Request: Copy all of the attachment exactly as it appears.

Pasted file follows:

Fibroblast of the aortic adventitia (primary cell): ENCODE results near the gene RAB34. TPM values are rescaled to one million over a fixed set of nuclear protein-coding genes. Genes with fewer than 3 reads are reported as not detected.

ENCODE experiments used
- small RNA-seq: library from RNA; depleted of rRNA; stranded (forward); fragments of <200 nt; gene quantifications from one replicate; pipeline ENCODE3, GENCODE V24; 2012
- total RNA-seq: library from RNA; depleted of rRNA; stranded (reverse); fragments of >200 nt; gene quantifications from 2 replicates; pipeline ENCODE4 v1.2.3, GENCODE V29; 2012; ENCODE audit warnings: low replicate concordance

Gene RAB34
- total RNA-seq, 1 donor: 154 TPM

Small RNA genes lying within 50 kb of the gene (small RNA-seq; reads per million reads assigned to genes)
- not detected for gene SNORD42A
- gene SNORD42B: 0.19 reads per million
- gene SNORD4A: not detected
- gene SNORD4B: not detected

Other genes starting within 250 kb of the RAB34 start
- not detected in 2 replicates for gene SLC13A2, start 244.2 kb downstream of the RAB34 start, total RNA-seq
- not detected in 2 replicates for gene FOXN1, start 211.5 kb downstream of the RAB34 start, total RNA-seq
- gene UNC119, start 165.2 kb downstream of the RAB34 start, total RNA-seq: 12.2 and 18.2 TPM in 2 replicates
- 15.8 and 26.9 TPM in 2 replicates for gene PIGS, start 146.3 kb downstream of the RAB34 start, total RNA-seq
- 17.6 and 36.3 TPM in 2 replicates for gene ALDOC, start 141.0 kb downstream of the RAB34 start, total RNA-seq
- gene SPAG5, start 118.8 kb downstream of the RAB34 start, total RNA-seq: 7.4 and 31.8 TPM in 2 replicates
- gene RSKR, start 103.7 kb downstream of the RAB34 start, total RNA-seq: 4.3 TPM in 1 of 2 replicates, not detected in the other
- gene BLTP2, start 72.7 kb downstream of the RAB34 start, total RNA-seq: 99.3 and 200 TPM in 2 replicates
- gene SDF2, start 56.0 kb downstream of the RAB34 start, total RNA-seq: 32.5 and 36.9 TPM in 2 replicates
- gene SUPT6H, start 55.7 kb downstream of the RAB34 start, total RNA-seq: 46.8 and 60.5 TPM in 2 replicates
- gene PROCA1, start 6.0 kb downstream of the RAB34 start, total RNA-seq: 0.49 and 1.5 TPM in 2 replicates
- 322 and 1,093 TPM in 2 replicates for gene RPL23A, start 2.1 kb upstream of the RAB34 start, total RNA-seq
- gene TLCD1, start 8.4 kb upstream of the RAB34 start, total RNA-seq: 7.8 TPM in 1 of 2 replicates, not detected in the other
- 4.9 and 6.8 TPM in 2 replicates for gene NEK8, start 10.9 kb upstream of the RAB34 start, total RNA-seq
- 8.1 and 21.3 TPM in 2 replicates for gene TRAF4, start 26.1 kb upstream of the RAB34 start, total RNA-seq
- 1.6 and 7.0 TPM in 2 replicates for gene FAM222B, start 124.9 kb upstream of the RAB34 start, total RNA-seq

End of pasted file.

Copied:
Fibroblast of the aortic adventitia (primary cell): ENCODE results near the gene RAB34. TPM values are rescaled to one million over a fixed set of nuclear protein-coding genes. Genes with fewer than 3 reads are reported as not detected.

ENCODE experiments used
- small RNA-seq: library from RNA; depleted of rRNA; stranded (forward); fragments of <200 nt; gene quantifications from one replicate; pipeline ENCODE3, GENCODE V24; 2012
- total RNA-seq: library from RNA; depleted of rRNA; stranded (reverse); fragments of >200 nt; gene quantifications from 2 replicates; pipeline ENCODE4 v1.2.3, GENCODE V29; 2012; ENCODE audit warnings: low replicate concordance

Gene RAB34
- total RNA-seq, 1 donor: 154 TPM

Small RNA genes lying within 50 kb of the gene (small RNA-seq; reads per million reads assigned to genes)
- not detected for gene SNORD42A
- gene SNORD42B: 0.19 reads per million
- gene SNORD4A: not detected
- gene SNORD4B: not detected

Other genes starting within 250 kb of the RAB34 start
- not detected in 2 replicates for gene SLC13A2, start 244.2 kb downstream of the RAB34 start, total RNA-seq
- not detected in 2 replicates for gene FOXN1, start 211.5 kb downstream of the RAB34 start, total RNA-seq
- gene UNC119, start 165.2 kb downstream of the RAB34 start, total RNA-seq: 12.2 and 18.2 TPM in 2 replicates
- 15.8 and 26.9 TPM in 2 replicates for gene PIGS, start 146.3 kb downstream of the RAB34 start, total RNA-seq
- 17.6 and 36.3 TPM in 2 replicates for gene ALDOC, start 141.0 kb downstream of the RAB34 start, total RNA-seq
- gene SPAG5, start 118.8 kb downstream of the RAB34 start, total RNA-seq: 7.4 and 31.8 TPM in 2 replicates
- gene RSKR, start 103.7 kb downstream of the RAB34 start, total RNA-seq: 4.3 TPM in 1 of 2 replicates, not detected in the other
- gene BLTP2, start 72.7 kb downstream of the RAB34 start, total RNA-seq: 99.3 and 200 TPM in 2 replicates
- gene SDF2, start 56.0 kb downstream of the RAB34 start, total RNA-seq: 32.5 and 36.9 TPM in 2 replicates
- gene SUPT6H, start 55.7 kb downstream of the RAB34 start, total RNA-seq: 46.8 and 60.5 TPM in 2 replicates
- gene PROCA1, start 6.0 kb downstream of the RAB34 start, total RNA-seq: 0.49 and 1.5 TPM in 2 replicates
- 322 and 1,093 TPM in 2 replicates for gene RPL23A, start 2.1 kb upstream of the RAB34 start, total RNA-seq
- gene TLCD1, start 8.4 kb upstream of the RAB34 start, total RNA-seq: 7.8 TPM in 1 of 2 replicates, not detected in the other
- 4.9 and 6.8 TPM in 2 replicates for gene NEK8, start 10.9 kb upstream of the RAB34 start, total RNA-seq
- 8.1 and 21.3 TPM in 2 replicates for gene TRAF4, start 26.1 kb upstream of the RAB34 start, total RNA-seq
- 1.6 and 7.0 TPM in 2 replicates for gene FAM222B, start 124.9 kb upstream of the RAB34 start, total RNA-seq